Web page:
April 09, 2013

Display of glass collectibles as seen on decoist.com

Every spring I definitely get the bug. The spring cleaning bug. I find myself cleaning the house, my car, the dog. I clean things that I haven’t even noticed before. For example this morning I was cleaning out the car and for some reason the usual wash-the-outside, vacuum-the-inside ritual was extended by cleaning the place where the door connects to the frame. A place that is invisible from inside, or out, when the door is closed.That’s pretty typical for me, for this time of year.

So is the urge to toss out, recycle and otherwise diminish the number of possessions that have been slowly gathering over the year. However, this year is different. I have been making an effort all year long to only keep those things I value—or that fit, in the case of my clothing. That leaves me with no so-called “low hanging fruit” in the clean up department. It also left me wondering if there might be another way to spring clean without the guilt-fest that so often accompanies the entire process.

What if there is a way to keep everything?

My first inspiration comes from other designers who make an art out of creating collections. What might happen were we to gather together all those things we adore and store? Putting objects side-by-side creates an immediate set of associations that tells a story, creates a collection, and can be a source of visual delight.

Who does this best? Jonathan Adler immediately springs to mind. The man has made a career out of the delicious delirium of his objects and his rooms. He delights in color, in juxtaposition, in the gathering of ‘objets d’art’ which don’t so much have a conversation as a full-on party. Two of his favorite sayings: “I believe that spaces should be maximalist!” and “I believe in surrounding yourself with stuff that means something to you.”

Room design by Jonathan Adler. Image © Jonathan Adler

Look at the way he gathers the art into a salon-style display on the wall of this room. Not one piece has the same kind of frame, shape or even style of art but it is the sheer exuberance of their proximity that makes this so successful.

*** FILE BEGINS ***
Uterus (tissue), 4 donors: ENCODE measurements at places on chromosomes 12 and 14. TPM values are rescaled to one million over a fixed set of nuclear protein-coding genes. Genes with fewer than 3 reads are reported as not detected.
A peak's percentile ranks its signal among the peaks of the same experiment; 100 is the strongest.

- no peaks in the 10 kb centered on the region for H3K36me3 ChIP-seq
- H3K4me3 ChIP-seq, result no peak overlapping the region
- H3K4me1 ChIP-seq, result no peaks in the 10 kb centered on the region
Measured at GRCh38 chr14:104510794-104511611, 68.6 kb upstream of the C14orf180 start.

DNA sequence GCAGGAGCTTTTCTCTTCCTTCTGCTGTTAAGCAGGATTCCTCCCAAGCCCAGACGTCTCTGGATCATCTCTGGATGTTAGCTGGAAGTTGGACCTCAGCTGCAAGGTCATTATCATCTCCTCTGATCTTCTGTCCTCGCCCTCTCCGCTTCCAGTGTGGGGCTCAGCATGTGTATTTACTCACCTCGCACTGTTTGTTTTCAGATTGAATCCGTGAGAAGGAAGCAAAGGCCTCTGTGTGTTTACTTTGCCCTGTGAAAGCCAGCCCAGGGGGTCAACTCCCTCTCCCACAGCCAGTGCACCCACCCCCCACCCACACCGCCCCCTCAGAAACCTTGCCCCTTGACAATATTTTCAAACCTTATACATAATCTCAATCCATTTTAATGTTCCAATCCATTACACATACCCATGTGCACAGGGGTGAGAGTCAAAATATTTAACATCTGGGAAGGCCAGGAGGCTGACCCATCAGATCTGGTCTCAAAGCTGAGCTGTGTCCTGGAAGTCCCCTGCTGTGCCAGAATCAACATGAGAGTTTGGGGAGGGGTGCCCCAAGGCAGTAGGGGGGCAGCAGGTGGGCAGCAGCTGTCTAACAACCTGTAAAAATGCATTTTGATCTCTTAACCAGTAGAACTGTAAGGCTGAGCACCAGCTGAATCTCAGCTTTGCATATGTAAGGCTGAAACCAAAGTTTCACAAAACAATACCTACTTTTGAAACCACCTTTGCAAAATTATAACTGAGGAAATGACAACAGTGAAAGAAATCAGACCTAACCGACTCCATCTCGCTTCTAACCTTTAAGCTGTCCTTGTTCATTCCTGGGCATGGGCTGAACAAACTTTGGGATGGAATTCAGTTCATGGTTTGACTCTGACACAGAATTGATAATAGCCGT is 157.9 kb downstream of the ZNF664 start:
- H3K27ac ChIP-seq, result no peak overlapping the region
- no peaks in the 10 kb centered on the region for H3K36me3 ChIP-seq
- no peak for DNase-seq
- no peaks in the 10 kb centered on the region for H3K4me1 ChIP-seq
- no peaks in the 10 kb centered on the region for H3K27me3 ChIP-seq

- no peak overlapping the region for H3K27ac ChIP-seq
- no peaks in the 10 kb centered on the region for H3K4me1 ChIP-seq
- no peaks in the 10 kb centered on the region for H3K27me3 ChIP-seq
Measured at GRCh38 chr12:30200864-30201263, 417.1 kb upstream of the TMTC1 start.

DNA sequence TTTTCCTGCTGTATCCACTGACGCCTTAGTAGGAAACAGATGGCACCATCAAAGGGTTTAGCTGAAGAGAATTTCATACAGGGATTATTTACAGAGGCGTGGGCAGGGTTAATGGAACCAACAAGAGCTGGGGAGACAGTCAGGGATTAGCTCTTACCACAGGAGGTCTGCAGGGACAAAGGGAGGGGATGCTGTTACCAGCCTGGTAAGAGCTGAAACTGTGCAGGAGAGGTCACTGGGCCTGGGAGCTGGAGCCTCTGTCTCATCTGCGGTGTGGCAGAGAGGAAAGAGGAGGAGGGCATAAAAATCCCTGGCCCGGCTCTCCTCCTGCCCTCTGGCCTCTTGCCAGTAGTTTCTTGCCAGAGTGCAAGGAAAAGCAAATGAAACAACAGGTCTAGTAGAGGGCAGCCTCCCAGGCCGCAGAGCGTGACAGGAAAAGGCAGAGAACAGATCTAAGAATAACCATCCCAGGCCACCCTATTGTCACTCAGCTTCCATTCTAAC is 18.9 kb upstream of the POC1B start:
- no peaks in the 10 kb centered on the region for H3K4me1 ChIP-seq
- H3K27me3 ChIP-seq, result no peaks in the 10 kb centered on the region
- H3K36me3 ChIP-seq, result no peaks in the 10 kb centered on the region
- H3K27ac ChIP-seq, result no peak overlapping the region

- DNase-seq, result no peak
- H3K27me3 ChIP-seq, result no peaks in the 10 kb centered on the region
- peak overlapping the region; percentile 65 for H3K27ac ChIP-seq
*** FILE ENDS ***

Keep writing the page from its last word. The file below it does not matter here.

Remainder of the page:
Room design by Jonathan Adler. Image © Jonathan Adler

 Other ideas for creating collections out of your stuff:

  • Organize your books in horizontal piles on your bookshelves – and sort by color. They immediately become chic.
  •  Place small objects on a series of Plexiglas shelves or in boxes – they look deliberate when displayed and lit well.
  • Hang 3 white shelves, one above the other, and display anything from toys to favorite cards. The rows bring discipline to the collection.


Image via Interior Design Sense.

  • A collection of handbags hung artfully brings out the color and design of each bag – and justifies your propensity for collecting something that would otherwise be hidden at the back of your closet
  • Hang any group of small objects in rows on a wall. For example, these Pez™ dispensers become a work of art, rather than a pile of junk, simply by being places in disciplined rows on a vertical surface. What a great way to add a dash of delight to a room!

Image via Apartment Therapy

I have another radical idea: if you don’t have enough objects that relate to one another to create a collection then buy more. Create a collection today. A favorite trick with interior designers, for example, is to fill a wall with mirrors.

This picture framed wall mirror from kouboo.com is a great place to start. You can display your collection of antique photos, family photos, or travel photos and start your mirror collection at the same time!

Have fun with your stuff. You wouldn’t own it if you didn’t love it. Admit that and then you can put your creative juices to work figuring out how to create wonderful collections from your possessions.

Written by Catherine Holliss

Interior Design Blog Writer, www.Kouboo.com, LLC

Director of Interior Design, Sander Architects LLC.  


Photographs © Catherine Holliss unless otherwise noted. 

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